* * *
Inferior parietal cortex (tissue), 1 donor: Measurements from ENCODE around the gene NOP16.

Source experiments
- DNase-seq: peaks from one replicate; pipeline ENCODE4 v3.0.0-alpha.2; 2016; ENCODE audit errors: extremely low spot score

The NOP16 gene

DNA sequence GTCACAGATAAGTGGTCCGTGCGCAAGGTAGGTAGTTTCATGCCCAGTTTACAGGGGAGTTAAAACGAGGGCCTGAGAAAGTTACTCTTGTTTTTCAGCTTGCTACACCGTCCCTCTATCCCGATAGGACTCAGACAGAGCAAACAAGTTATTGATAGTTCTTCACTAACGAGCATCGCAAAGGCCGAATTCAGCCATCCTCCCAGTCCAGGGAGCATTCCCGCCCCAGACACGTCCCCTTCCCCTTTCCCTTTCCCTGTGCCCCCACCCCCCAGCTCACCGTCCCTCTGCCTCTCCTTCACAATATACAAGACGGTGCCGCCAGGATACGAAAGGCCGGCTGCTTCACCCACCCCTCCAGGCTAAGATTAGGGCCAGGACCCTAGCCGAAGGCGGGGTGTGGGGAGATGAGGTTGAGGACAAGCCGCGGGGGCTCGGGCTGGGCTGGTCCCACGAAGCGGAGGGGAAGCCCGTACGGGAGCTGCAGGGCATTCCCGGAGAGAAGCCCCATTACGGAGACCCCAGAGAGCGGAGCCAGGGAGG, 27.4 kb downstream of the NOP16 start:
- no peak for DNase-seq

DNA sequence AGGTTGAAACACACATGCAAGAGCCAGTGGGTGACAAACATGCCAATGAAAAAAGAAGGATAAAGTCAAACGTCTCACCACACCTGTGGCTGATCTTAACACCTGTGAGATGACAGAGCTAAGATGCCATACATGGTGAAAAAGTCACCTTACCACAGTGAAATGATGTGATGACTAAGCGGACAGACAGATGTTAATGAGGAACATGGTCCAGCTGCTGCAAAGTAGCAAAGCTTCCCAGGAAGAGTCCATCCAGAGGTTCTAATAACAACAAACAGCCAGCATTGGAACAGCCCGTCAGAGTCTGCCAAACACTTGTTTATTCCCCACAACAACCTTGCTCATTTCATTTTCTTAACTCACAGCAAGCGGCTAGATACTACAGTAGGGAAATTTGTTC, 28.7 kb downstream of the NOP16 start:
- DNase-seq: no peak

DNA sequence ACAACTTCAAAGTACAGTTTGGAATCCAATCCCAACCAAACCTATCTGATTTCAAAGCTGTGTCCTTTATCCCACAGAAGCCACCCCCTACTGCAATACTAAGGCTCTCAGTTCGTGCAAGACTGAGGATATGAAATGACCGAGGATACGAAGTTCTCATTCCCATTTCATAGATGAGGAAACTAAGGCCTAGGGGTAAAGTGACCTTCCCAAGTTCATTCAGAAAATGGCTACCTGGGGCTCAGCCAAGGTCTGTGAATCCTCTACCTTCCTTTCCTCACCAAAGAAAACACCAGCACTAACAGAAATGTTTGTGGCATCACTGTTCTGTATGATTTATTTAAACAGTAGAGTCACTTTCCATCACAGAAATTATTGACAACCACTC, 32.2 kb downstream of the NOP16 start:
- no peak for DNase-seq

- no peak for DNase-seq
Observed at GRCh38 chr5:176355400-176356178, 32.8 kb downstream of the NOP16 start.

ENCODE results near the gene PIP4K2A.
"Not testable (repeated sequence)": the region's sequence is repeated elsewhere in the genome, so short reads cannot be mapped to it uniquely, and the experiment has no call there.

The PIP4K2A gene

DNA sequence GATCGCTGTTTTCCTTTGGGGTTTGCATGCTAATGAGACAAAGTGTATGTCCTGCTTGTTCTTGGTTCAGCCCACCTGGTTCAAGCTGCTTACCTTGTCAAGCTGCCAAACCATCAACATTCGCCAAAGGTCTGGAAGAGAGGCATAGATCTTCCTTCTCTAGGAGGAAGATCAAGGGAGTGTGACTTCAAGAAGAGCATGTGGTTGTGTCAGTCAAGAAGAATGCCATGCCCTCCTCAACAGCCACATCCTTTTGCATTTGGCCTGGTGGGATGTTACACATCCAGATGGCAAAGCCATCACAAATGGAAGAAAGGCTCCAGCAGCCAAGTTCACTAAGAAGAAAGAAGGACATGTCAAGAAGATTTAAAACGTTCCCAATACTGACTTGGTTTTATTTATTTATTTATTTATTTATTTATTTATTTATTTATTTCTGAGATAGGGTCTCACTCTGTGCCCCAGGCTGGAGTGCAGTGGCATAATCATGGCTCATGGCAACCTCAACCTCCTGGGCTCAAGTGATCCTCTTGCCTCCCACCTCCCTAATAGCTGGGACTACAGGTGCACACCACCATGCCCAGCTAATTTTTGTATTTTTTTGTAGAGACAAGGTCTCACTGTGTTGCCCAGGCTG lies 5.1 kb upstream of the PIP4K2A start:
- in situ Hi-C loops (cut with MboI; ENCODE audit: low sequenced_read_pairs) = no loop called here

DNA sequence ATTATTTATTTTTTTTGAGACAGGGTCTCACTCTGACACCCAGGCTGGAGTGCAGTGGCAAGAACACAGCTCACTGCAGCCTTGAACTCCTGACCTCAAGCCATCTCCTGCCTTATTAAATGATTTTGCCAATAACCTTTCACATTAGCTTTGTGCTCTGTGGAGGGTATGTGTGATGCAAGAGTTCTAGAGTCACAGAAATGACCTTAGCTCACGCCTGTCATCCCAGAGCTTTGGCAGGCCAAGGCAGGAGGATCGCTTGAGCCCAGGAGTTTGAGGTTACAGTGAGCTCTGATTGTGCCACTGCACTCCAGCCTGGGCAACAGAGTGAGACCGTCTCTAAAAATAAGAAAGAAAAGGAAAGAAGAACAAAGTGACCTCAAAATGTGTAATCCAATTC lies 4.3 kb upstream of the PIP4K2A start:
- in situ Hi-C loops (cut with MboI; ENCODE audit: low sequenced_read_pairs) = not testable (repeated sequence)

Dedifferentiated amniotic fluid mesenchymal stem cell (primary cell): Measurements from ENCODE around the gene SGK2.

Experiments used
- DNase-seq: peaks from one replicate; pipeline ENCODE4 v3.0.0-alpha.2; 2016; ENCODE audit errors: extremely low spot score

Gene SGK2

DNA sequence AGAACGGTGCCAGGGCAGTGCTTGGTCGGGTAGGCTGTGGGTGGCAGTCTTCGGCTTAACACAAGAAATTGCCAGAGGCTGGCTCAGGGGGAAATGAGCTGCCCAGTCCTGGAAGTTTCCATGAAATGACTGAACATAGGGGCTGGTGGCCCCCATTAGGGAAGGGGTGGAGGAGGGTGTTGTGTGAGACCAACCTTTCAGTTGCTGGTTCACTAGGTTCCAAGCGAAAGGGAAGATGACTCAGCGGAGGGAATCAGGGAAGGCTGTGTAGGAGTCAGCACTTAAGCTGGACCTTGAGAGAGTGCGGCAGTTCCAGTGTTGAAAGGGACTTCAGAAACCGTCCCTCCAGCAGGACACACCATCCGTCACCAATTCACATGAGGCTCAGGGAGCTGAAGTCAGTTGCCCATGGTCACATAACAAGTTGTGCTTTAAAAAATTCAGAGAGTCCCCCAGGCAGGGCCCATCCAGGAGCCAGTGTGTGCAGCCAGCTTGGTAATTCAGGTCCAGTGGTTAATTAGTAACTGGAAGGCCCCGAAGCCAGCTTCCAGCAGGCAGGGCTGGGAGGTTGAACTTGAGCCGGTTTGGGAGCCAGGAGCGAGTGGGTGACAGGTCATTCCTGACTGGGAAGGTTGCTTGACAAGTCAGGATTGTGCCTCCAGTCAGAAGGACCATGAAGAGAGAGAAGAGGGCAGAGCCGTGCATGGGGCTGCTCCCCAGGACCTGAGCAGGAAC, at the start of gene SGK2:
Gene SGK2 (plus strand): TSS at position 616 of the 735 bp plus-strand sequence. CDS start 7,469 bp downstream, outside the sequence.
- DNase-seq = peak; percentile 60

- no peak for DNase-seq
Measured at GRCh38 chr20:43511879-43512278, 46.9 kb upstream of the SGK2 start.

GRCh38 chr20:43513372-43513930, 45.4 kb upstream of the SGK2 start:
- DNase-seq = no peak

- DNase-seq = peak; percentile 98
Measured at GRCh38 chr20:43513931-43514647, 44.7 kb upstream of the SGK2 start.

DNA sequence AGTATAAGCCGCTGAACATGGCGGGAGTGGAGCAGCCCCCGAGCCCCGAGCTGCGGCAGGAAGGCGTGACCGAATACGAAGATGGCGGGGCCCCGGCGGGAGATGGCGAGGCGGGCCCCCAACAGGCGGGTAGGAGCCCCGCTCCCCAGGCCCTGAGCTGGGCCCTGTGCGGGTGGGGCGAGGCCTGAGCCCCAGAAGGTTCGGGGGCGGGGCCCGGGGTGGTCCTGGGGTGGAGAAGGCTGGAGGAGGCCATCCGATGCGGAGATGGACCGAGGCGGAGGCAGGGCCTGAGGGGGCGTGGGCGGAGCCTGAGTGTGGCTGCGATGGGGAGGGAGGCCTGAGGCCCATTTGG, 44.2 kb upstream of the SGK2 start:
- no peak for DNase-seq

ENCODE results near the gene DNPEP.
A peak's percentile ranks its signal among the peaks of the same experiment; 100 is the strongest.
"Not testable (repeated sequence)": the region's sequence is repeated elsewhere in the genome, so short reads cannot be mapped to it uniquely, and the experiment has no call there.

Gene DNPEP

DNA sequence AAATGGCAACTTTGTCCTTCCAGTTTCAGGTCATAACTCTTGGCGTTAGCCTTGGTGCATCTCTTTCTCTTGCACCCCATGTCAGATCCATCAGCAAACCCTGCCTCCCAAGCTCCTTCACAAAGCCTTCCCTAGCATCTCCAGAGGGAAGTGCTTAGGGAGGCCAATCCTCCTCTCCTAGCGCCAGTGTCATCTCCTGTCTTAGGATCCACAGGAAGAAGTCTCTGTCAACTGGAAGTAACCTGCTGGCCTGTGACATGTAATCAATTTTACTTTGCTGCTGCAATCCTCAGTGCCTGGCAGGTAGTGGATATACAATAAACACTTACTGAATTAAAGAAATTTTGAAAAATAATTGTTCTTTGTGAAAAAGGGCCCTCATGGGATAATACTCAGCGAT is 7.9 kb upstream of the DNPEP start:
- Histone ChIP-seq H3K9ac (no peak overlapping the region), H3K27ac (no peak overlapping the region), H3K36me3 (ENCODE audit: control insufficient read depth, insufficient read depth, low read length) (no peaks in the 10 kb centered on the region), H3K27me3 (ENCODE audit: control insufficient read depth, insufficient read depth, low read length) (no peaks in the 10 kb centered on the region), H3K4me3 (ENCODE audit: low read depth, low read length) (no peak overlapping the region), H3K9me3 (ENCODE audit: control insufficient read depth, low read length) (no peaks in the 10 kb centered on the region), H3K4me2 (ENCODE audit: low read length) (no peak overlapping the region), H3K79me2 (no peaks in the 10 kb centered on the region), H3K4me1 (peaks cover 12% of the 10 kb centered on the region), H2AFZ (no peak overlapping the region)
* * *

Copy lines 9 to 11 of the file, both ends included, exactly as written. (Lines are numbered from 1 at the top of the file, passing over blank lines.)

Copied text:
DNA sequence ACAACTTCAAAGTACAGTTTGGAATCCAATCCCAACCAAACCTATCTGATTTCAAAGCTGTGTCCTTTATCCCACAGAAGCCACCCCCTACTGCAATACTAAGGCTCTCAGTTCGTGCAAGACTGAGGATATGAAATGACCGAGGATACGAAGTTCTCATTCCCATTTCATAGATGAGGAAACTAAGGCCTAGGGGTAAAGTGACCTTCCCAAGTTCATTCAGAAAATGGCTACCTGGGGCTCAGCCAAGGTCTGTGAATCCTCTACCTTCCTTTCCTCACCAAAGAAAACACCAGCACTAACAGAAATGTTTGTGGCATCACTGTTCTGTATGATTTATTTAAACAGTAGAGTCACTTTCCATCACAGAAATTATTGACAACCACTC, 32.2 kb downstream of the NOP16 start:
- no peak for DNase-seq

- no peak for DNase-seq